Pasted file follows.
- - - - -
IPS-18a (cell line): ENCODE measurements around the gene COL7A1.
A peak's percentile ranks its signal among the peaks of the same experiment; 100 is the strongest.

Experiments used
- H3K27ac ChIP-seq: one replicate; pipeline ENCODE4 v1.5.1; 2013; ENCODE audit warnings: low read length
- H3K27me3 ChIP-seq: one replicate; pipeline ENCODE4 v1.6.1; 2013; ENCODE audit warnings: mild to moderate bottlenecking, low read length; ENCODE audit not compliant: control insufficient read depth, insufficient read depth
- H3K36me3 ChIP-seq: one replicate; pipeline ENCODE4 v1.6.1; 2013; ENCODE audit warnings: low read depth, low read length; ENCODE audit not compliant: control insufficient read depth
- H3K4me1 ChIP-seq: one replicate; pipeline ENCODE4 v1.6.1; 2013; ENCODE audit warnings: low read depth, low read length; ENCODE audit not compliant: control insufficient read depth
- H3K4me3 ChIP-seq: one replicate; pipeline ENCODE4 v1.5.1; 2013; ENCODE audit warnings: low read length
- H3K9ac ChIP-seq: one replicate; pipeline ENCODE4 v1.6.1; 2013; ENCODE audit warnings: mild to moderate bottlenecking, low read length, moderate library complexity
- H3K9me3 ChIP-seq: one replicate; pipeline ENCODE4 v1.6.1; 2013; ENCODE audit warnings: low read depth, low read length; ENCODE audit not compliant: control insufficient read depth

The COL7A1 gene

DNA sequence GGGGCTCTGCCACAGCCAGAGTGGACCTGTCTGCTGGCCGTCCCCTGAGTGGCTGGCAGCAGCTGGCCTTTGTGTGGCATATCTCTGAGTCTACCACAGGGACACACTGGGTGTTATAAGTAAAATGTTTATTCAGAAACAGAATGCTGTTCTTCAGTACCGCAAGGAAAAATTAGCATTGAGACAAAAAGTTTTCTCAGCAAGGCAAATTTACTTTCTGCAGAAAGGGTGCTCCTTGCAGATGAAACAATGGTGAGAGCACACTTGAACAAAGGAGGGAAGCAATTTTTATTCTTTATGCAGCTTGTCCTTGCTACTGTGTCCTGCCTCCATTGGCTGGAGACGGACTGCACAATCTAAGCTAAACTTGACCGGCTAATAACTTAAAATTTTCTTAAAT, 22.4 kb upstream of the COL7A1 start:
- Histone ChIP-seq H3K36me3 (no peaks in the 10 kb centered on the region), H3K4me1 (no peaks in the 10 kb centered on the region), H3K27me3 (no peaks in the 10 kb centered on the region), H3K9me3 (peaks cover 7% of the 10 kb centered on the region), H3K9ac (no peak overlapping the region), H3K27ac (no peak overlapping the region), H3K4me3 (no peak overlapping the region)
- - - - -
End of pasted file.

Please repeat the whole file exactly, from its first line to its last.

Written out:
IPS-18a (cell line): ENCODE measurements around the gene COL7A1.
A peak's percentile ranks its signal among the peaks of the same experiment; 100 is the strongest.

Experiments used
- H3K27ac ChIP-seq: one replicate; pipeline ENCODE4 v1.5.1; 2013; ENCODE audit warnings: low read length
- H3K27me3 ChIP-seq: one replicate; pipeline ENCODE4 v1.6.1; 2013; ENCODE audit warnings: mild to moderate bottlenecking, low read length; ENCODE audit not compliant: control insufficient read depth, insufficient read depth
- H3K36me3 ChIP-seq: one replicate; pipeline ENCODE4 v1.6.1; 2013; ENCODE audit warnings: low read depth, low read length; ENCODE audit not compliant: control insufficient read depth
- H3K4me1 ChIP-seq: one replicate; pipeline ENCODE4 v1.6.1; 2013; ENCODE audit warnings: low read depth, low read length; ENCODE audit not compliant: control insufficient read depth
- H3K4me3 ChIP-seq: one replicate; pipeline ENCODE4 v1.5.1; 2013; ENCODE audit warnings: low read length
- H3K9ac ChIP-seq: one replicate; pipeline ENCODE4 v1.6.1; 2013; ENCODE audit warnings: mild to moderate bottlenecking, low read length, moderate library complexity
- H3K9me3 ChIP-seq: one replicate; pipeline ENCODE4 v1.6.1; 2013; ENCODE audit warnings: low read depth, low read length; ENCODE audit not compliant: control insufficient read depth

The COL7A1 gene

DNA sequence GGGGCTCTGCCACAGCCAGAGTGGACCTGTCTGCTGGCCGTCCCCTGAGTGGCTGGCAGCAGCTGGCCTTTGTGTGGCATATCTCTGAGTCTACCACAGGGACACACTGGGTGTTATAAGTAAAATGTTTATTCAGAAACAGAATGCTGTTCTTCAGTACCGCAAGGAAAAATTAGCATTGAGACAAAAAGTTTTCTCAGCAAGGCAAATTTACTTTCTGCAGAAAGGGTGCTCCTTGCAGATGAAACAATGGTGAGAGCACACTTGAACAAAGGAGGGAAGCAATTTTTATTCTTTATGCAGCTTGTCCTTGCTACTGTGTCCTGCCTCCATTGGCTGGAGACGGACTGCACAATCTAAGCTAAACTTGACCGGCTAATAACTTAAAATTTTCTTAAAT, 22.4 kb upstream of the COL7A1 start:
- Histone ChIP-seq H3K36me3 (no peaks in the 10 kb centered on the region), H3K4me1 (no peaks in the 10 kb centered on the region), H3K27me3 (no peaks in the 10 kb centered on the region), H3K9me3 (peaks cover 7% of the 10 kb centered on the region), H3K9ac (no peak overlapping the region), H3K27ac (no peak overlapping the region), H3K4me3 (no peak overlapping the region)